Foreclosure Plans Benefit Banks, but Do Little for Homeowners
By Dean Baker
Taxpayers foot the bill to finance bailout plans.
Washington DC - Many of the recent proposals to help homeowners facing foreclosure provide little relief for most of the families at risk of losing their home, according to a report from the Center for Economic and Policy Research. Under these rescues, taxpayers end up underwriting a bailout that could reap billions of dollars in profit for banks and mortgage holders.
The report, "Subprime Rescue Plans: Backdoor Bank Bailouts," examines the basic logic of these plans, focusing on the proposal offered by the Office of Thrift Supervision (OTS), to illustrate which parties stand to gain most if the government buys or guarantees bad mortgage debt.
"House prices have been falling at a 16 percent annual rate and will likely continue to fall. This means homeowners will build little or no equity throughout the duration of plans like this," said Dean Baker, author of the report.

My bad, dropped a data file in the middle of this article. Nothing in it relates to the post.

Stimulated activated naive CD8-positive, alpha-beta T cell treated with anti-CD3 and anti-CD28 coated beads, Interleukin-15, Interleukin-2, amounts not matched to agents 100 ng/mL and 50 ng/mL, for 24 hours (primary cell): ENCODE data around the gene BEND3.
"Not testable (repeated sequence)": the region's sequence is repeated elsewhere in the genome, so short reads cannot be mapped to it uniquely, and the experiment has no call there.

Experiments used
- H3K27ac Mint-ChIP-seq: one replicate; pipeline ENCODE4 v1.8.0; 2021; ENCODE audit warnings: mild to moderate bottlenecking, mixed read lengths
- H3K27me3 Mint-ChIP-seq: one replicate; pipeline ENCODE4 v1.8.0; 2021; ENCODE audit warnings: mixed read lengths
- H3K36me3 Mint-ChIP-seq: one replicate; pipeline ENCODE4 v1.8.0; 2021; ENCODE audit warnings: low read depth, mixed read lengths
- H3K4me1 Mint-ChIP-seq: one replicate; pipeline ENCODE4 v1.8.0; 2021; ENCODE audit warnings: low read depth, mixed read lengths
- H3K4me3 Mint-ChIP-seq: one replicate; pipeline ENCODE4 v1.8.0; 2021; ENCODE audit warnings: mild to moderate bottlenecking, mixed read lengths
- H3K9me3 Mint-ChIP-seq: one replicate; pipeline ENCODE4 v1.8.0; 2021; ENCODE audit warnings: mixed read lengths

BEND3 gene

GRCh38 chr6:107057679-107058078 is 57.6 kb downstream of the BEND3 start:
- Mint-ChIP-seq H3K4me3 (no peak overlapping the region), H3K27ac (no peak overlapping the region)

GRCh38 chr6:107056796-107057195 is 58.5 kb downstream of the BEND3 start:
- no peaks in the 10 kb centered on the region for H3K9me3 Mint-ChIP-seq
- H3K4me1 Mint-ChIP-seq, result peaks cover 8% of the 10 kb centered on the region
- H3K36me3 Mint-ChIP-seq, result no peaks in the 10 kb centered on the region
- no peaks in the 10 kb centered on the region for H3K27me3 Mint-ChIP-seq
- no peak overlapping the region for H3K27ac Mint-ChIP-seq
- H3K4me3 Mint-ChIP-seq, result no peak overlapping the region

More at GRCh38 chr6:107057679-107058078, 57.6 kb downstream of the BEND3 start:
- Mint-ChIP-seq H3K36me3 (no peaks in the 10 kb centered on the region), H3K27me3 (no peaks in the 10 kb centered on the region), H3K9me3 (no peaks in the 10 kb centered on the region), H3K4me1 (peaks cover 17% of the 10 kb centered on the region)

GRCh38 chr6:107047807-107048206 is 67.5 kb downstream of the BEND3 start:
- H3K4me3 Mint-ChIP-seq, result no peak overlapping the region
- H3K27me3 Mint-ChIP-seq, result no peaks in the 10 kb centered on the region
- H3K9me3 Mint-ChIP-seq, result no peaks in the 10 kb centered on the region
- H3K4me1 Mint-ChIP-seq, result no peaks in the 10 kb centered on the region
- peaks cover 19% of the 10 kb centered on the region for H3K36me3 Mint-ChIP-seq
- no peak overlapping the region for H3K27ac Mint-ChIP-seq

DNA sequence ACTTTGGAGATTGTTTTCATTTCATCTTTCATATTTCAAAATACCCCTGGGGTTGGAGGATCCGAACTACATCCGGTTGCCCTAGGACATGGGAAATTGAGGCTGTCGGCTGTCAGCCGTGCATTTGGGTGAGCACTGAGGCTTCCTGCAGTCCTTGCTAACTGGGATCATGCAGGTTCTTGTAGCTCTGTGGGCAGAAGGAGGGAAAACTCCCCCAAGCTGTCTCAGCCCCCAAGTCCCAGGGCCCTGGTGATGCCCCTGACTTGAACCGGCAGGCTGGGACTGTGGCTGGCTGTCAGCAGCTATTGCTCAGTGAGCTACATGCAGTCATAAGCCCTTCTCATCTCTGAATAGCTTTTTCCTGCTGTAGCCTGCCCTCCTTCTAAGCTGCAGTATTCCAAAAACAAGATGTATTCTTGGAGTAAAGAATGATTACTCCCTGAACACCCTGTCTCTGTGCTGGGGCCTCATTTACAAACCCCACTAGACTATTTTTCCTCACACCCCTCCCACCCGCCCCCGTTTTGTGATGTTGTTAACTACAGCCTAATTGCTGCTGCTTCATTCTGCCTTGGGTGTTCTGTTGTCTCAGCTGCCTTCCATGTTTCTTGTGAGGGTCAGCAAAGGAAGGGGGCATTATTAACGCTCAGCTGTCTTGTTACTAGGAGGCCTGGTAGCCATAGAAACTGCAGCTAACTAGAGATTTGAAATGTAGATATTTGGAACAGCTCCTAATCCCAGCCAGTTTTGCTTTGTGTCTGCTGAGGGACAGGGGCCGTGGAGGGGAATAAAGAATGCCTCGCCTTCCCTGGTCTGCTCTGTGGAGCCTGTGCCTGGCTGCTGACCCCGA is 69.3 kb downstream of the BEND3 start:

This study shows that under these plans, homeowners will get to keep their house, but will be paying 85 percent more than if they rented a similar property. They will have little hope of accruing equity in a house that is falling in price and in which the initial terms of the mortgage have already put them underwater. Furthermore, depending on the rate of foreclosure, taxpayers could plausibly end up paying as much as $75,000 for each homeowner who stays in their home.
Under the OTS plan, falling house prices are particularly problematic, since a homeowner would need to accumulate enough equity to offset the bank's loss on the initial mortgage before they can claim a dime for themselves. Since most moderate-income homeowners only stay in their house for relatively short periods of time (the median is four years), most will accumulate no equity at all.
CEPR's analysis of these plans can be found here.
The Center for Economic and Policy Research is an independent, nonpartisan think tank that was established to promote democratic debate on the most important economic and social issues that affect people's lives. CEPR's Advisory Board of Economists includes Nobel Laureate economists Robert Solow and Joseph Stiglitz; Richard Freeman, Professor of Economics at Harvard University; and Eileen Appelbaum, Professor and Director of the Center for Women and Work at Rutgers University.
Dean Baker is the co-director of the Center for Economic and Policy Research (CEPR). He is the author of The Conservative Nanny State: How the Wealthy Use the Government to Stay Rich and Get Richer (www.conservativenannystate.org). He also has a blog, "Beat the Press," where he discusses the media's coverage of economic issues. You can find it at the American Prospect's web site.